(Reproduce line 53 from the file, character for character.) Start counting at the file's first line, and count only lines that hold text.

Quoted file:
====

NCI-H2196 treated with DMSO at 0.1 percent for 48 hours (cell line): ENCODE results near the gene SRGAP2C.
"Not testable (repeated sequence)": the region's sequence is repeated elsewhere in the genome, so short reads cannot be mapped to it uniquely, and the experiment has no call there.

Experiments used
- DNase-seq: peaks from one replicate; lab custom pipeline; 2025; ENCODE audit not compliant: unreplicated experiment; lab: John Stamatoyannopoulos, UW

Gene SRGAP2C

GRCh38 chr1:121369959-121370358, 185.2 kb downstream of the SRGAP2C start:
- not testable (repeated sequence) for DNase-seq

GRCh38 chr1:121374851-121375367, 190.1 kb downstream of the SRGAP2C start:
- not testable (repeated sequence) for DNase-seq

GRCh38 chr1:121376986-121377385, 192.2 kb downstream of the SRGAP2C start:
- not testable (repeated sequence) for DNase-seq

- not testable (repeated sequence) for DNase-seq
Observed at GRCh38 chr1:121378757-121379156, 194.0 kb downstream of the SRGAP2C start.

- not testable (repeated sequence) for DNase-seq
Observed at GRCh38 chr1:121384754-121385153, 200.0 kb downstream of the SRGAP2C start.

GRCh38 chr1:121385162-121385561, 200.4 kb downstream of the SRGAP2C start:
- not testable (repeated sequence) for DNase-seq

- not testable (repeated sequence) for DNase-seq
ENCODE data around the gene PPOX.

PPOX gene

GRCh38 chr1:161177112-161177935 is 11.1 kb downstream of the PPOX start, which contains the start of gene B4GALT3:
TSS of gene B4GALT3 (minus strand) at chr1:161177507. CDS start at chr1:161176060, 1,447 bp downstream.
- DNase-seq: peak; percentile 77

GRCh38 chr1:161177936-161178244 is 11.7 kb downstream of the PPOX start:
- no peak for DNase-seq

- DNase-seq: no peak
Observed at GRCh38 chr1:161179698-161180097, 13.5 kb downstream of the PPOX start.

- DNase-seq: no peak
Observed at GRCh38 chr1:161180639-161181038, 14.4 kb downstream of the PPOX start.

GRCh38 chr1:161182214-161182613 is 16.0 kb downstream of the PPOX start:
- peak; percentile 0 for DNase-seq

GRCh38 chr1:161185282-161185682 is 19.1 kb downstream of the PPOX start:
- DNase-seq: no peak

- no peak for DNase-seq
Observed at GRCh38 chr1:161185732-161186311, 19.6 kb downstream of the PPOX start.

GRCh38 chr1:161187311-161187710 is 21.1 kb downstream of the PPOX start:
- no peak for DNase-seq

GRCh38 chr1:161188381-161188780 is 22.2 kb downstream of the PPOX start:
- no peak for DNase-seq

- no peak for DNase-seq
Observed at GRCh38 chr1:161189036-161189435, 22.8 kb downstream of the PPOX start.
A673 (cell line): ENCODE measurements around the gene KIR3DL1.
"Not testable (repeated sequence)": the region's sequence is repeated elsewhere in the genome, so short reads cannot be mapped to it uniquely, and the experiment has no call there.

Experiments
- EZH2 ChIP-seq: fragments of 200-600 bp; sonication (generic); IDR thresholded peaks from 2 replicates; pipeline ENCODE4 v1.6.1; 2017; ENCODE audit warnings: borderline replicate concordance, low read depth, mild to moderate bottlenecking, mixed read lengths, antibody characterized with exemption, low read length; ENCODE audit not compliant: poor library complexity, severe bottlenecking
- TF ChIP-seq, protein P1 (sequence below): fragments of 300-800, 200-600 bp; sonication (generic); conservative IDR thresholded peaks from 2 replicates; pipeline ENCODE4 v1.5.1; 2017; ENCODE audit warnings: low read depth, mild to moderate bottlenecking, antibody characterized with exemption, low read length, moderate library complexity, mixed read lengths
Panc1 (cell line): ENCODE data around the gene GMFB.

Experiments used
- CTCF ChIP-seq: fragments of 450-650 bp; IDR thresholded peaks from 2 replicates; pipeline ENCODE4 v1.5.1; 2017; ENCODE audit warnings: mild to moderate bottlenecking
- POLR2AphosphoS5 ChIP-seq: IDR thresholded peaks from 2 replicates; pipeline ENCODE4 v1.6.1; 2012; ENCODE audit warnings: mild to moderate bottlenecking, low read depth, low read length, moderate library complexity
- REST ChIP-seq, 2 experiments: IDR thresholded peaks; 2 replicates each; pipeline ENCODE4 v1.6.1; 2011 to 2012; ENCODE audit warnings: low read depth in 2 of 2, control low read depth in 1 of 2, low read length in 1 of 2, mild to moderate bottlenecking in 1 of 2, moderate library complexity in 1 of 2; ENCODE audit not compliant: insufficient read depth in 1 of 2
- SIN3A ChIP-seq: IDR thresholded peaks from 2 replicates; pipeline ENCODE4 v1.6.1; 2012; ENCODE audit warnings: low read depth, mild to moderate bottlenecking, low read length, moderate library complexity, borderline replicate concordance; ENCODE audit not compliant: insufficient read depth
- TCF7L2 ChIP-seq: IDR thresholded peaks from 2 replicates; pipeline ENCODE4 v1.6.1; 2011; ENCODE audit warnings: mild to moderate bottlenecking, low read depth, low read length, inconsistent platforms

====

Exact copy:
- TCF7L2 ChIP-seq: IDR thresholded peaks from 2 replicates; pipeline ENCODE4 v1.6.1; 2011; ENCODE audit warnings: mild to moderate bottlenecking, low read depth, low read length, inconsistent platforms